Years back, a friend who had worked on the 2011 Major General Muhammadu Buhari (retd.) presidential campaign told me about the overly enthusiastic responses they had received in the North. In one instance, he said Buhari’s horde of supporters had not only swarmed the airport where their campaign aircraft was to land, they also practically lifted the aircraft in their joy of the arrival of their “messiah”. That recollection makes it all remarkable that the same Buhari would go to Maiduguri, Borno State, for a condolence visit and be booed by the residents. The dog that once wagged its tail as it saw Buhari approaching now barks with irritation at the sight of him. If the “streets” are a far more credible measure of a leader’s popularity than what the elite say or feel, we can deduce from that encounter that the once popular Buhari has fallen into disrepute.
To alleviate the shame of that encounter, the President’s media aide, Garba Shehu, claimed that the crowd was paid by some politicians to “embarrass Buhari.” The excuse worsens the matter. At some point during the 2015 elections, President Goodluck Jonathan could hardly go to campaign in northern Nigeria (a region considered to be Buhari’s forte), because of the threat of violence against his campaign team. Jonathan’s motorcade was pelted with stones in several places. In Jalingo, they had to deploy soldiers to guard Jonathan’s billboards and posters. In Gombe, some miscreants started protests ahead of Jonathan’s impending campaign. If it is now possible for any politician to pay people to boo Buhari as Shehu claimed, and those so-called hired hands could do so in a place like Borno and without fear of repercussion, it means that like the rest of us, Buhari’s impassioned supporters are disenchanted.
Some might want to argue that it is too early to write the obituary of his regime, but one is not merely being pessimistic when observing there is not much left for Buhari other than to mark time till May 29, 2023. He might refurbish a few roads here and there, build some infrastructure in a few places and quickly inaugurate them before leaving office, but there will not be much more than that forthcoming. None of those few things he allegedly has in the offing, when matched against the things we lost under him — hope, small gains in economy and politics, and a democratic ethos — will be enough compensation. Buhari will not leave us with a stronger democracy, neither will his name be associated with radical economic and political reforms that lead to social flourishing. It is too late for all that now. Buhari’s legacy is already written, and the summary is that the man did too little with what he was given. Anything else is an overwrite.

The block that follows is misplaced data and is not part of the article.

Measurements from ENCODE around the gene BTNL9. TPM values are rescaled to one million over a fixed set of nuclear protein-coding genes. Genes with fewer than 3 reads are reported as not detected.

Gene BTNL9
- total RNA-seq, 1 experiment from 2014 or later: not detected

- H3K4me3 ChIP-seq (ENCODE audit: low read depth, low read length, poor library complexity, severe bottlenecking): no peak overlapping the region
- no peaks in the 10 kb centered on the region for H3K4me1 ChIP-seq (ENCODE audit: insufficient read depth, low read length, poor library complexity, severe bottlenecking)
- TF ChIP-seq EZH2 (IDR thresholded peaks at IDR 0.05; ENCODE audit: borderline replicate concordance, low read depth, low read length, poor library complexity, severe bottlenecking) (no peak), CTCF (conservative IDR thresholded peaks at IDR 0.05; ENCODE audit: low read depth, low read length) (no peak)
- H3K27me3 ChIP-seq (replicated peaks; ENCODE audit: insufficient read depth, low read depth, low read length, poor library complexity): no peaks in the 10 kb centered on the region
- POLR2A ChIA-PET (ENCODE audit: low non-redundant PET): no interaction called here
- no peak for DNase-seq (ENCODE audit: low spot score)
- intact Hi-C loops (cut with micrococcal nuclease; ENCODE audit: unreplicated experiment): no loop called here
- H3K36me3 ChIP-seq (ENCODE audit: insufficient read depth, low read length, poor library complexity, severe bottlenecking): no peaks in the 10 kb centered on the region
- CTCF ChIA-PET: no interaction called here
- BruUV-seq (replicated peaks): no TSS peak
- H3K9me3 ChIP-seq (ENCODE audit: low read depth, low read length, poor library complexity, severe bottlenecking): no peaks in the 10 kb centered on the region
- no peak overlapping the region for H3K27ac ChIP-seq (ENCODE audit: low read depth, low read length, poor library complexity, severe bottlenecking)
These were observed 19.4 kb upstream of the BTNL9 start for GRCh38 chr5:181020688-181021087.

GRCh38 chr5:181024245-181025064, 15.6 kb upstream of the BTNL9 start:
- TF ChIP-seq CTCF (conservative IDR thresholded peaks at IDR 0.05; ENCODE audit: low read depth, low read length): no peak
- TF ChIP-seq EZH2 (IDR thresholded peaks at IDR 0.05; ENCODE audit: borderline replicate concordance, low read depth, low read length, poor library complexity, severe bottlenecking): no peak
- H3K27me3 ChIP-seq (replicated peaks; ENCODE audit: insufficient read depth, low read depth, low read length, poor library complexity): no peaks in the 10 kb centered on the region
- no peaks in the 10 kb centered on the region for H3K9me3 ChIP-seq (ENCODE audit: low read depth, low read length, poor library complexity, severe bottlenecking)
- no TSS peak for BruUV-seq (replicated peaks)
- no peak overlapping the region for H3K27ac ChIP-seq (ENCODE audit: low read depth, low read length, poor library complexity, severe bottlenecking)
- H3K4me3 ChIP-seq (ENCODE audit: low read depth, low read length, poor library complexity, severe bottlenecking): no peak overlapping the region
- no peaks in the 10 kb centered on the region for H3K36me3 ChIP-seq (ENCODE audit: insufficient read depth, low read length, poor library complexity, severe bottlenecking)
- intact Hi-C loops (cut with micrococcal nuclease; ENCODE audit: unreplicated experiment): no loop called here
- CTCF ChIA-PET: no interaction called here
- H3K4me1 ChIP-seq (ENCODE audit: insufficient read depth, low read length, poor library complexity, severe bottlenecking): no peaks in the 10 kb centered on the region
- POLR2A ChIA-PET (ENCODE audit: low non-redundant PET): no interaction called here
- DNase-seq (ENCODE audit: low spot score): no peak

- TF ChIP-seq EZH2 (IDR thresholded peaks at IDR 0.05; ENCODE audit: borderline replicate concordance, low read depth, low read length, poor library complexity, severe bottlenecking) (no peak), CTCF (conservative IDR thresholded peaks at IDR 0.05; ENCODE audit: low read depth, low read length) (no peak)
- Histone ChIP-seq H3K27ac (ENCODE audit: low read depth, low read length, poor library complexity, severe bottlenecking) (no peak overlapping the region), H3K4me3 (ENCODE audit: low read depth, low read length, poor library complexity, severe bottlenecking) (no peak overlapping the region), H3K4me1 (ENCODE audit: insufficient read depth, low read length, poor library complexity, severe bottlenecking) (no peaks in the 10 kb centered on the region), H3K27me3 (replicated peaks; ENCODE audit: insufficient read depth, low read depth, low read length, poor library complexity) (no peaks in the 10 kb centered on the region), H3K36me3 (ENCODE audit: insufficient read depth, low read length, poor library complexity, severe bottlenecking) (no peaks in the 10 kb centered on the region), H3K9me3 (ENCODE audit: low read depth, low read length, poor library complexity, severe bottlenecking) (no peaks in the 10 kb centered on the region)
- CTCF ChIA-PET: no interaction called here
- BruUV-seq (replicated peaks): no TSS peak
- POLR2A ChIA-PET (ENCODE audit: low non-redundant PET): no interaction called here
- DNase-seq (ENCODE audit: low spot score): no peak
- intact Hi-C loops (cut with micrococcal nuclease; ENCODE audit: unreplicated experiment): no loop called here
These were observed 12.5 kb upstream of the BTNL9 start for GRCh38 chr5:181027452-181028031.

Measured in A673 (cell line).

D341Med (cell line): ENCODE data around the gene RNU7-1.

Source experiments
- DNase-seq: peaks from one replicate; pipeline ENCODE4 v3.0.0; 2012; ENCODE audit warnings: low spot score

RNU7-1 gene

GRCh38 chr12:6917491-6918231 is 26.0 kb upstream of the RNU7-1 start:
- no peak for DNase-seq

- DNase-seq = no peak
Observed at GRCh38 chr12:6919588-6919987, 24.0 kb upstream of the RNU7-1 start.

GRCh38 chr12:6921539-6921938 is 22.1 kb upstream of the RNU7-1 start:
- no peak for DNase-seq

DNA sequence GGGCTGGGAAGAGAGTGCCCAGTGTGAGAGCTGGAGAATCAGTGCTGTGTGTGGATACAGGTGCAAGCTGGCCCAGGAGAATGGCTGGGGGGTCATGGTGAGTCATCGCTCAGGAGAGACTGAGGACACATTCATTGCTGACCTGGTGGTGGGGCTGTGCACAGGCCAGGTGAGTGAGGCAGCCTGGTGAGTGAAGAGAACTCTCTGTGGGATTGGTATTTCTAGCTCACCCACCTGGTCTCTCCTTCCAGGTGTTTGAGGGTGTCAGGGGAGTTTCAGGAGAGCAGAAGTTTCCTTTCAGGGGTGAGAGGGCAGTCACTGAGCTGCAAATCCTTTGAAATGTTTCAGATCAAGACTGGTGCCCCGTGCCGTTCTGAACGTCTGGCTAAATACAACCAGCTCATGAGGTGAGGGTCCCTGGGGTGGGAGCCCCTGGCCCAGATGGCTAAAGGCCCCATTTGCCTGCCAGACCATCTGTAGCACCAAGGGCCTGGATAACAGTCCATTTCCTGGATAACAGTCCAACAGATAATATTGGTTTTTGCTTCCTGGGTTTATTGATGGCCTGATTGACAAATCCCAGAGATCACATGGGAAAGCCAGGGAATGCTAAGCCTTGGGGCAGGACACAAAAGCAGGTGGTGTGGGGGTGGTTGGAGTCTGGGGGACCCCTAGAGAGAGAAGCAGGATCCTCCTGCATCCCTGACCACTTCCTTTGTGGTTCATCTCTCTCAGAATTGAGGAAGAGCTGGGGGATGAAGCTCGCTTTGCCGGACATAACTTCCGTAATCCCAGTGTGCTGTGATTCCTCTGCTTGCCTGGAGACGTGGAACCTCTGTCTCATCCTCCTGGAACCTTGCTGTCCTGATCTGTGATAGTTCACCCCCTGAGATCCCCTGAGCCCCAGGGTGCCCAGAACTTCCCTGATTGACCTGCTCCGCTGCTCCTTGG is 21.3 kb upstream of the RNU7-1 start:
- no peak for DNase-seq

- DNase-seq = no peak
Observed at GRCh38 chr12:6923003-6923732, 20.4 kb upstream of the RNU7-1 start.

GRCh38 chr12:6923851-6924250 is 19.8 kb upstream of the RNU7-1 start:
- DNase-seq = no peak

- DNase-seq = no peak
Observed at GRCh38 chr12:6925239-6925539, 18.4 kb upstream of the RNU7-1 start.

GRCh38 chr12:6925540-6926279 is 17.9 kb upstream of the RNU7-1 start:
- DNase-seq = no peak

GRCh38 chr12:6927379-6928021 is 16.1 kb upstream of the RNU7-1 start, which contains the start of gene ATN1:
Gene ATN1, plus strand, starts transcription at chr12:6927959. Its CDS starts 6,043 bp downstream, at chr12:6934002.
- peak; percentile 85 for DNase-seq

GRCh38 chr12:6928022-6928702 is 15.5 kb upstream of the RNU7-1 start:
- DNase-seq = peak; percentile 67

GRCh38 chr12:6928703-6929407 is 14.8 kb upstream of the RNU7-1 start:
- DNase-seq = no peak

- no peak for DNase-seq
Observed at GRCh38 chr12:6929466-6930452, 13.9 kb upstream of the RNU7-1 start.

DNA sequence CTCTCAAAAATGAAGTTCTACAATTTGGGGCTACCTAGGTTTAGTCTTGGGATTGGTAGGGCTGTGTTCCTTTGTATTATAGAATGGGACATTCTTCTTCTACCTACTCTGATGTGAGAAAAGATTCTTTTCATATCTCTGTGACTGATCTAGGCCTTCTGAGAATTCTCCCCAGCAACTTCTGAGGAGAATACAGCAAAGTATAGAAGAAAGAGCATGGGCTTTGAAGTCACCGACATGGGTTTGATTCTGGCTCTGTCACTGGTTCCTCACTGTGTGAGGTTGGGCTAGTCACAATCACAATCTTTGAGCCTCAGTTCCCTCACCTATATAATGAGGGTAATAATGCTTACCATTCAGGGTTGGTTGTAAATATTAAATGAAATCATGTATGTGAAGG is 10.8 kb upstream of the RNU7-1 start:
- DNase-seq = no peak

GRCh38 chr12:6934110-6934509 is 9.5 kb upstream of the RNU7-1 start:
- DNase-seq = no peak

If anyone still thinks that there is a better and much improved Buhari still coming, they only need to consider his response to the people of Borno who had been ravaged by the violence of Boko Haram maniacs. It was no different from the answer he gave the people of Benue State when they went through a similar assault in the hands of murderous herdsmen. What his lack of empathy, the utter incapability to generate fellow-feelings, suggests is that he is not evolving. Ideally, a growing level of humaneness in leaders propels them to the agenda of social transformation, but unfortunately, that part of him is missing. Despite the severe criticism of his response to Benue people, he still did not act better when he went to Borno. If he could approach the traumatised people in Borno with the same psychopathic detachment as he did in Benue years ago, it means not much has changed about him. It means that Nigerian lives still do not matter to him, and it is now a waste of time to prod him to higher ideals.